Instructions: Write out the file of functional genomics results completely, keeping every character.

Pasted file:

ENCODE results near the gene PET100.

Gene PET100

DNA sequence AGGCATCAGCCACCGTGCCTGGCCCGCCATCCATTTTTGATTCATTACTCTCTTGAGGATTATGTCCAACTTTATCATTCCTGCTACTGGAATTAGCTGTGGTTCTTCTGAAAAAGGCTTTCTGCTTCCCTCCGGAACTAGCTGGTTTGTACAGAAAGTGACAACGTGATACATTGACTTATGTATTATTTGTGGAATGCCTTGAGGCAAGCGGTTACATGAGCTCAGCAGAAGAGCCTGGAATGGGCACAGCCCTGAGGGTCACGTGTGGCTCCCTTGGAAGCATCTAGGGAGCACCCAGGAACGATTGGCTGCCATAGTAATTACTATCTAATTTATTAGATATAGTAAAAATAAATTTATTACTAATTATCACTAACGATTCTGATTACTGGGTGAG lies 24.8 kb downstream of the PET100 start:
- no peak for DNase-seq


ENCODE results near the gene PET100.

Gene PET100

DNA sequence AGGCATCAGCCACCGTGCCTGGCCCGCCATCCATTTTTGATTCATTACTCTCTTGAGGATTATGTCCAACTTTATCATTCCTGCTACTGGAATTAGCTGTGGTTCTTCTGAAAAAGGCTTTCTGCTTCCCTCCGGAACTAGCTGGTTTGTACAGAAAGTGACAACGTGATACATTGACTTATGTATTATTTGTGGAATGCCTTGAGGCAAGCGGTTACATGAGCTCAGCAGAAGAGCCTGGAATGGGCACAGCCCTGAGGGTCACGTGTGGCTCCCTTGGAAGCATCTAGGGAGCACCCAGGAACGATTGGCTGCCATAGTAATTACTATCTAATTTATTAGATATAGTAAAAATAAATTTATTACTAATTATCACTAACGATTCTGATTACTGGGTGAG lies 24.8 kb downstream of the PET100 start:
- no peak for DNase-seq